Pitfalls of Enthusiasm: Questioning Our Practices – Reflecting on Our Actions


It is not accidental that by problematizing the question, we, as researchers, begin to 'learn by doing' and formulate 'what works' within our research design. If we add the dimension of different languages, countries, and research practices to our intended study, we find ourselves not only 'questioning what we do, but how we do it'. The following critique begins by situating the context of our pilot study on digital media and teaching practices in primary schools, and the ways in which through our own enthusiasm and interest, (often misguided at times), we developed our research design by 'questioning our own practices and reflecting on our actions' (Argyris and Schon, 1990). The continued negotiations of meaning and understanding which contributed to our research study are discussed as a means to 'uncover, (re)discover, and re-frame' our intentional, and unintentional means of 'learning by doing' as we address the 'pitfalls of enthusiasm in our own learning'.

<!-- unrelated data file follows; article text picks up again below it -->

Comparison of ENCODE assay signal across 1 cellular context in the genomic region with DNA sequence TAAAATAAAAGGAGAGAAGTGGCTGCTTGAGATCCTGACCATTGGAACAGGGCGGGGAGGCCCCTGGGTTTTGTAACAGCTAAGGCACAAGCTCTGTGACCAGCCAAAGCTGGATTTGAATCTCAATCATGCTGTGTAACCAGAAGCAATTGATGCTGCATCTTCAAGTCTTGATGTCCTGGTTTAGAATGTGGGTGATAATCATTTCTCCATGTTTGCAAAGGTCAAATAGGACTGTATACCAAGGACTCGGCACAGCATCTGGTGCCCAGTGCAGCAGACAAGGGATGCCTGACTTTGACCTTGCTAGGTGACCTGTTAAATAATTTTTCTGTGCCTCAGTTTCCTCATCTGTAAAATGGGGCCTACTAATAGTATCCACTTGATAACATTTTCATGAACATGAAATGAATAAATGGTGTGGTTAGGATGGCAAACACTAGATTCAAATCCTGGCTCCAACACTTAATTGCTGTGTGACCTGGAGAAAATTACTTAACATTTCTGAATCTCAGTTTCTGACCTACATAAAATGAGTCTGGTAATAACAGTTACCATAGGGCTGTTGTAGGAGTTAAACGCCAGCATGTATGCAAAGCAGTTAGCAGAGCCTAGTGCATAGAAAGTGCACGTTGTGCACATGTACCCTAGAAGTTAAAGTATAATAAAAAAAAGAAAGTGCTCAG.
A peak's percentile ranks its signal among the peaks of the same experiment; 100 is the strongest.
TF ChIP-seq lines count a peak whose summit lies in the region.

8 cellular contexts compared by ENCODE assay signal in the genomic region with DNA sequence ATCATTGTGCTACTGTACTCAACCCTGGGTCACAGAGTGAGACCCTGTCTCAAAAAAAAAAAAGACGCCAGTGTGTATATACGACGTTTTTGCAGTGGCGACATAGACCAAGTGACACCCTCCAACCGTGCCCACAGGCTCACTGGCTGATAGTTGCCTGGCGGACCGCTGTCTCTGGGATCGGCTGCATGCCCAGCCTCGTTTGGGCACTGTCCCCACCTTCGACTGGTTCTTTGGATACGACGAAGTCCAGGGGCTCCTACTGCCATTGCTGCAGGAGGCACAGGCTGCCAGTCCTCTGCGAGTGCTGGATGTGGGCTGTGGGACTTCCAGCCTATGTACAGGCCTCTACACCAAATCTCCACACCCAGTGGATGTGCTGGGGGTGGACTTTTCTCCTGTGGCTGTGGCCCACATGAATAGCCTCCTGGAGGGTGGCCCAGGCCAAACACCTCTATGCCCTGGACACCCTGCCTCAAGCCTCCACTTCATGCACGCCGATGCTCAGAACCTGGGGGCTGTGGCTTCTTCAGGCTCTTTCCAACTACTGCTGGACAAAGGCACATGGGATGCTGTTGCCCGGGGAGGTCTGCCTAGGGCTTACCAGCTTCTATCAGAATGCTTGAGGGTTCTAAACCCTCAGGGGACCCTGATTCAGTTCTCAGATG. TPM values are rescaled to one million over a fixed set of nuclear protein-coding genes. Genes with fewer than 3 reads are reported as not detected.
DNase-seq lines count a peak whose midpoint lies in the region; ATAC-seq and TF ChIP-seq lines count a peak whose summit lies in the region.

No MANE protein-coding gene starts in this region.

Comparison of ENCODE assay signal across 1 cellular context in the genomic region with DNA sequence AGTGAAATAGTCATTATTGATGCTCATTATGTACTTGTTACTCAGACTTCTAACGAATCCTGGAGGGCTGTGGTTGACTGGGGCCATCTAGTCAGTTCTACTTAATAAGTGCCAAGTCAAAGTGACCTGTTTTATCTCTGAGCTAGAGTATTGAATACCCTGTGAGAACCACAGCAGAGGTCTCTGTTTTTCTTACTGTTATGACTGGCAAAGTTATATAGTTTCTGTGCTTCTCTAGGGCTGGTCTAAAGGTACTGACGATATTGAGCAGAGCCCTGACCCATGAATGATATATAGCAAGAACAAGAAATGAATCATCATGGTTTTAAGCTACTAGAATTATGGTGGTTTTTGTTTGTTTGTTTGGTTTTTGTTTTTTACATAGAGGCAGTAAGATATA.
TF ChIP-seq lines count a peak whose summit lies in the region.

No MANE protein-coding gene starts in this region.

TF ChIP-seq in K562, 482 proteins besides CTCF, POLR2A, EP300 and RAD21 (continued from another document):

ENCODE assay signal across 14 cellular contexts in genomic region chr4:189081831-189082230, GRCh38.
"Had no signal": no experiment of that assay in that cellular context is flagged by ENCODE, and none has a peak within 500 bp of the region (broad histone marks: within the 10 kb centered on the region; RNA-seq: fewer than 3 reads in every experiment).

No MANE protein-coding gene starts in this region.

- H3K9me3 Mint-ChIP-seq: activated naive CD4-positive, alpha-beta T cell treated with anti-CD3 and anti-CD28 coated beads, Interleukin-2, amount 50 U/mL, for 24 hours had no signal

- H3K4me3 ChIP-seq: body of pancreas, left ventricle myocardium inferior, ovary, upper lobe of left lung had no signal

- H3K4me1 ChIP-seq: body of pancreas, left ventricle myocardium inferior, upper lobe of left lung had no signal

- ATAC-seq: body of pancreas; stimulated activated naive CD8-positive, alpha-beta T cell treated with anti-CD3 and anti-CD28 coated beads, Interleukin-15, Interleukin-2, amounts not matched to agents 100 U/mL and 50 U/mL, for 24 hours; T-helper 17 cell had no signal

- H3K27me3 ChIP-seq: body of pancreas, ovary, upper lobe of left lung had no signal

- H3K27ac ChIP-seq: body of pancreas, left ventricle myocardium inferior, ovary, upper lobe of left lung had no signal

Author Information
Elaine Correa, Medaille College, USA
Francesco Fabbro, University of Verona, Italy
Alberto Agosti, University of Verona, Italy

Paper Information
Conference: IICEHawaii2016
Stream: Conflicting perspectives in learning and teaching

This paper is part of the IICEHawaii2016 Conference Proceedings (View)
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Posted by James Alexander Gordon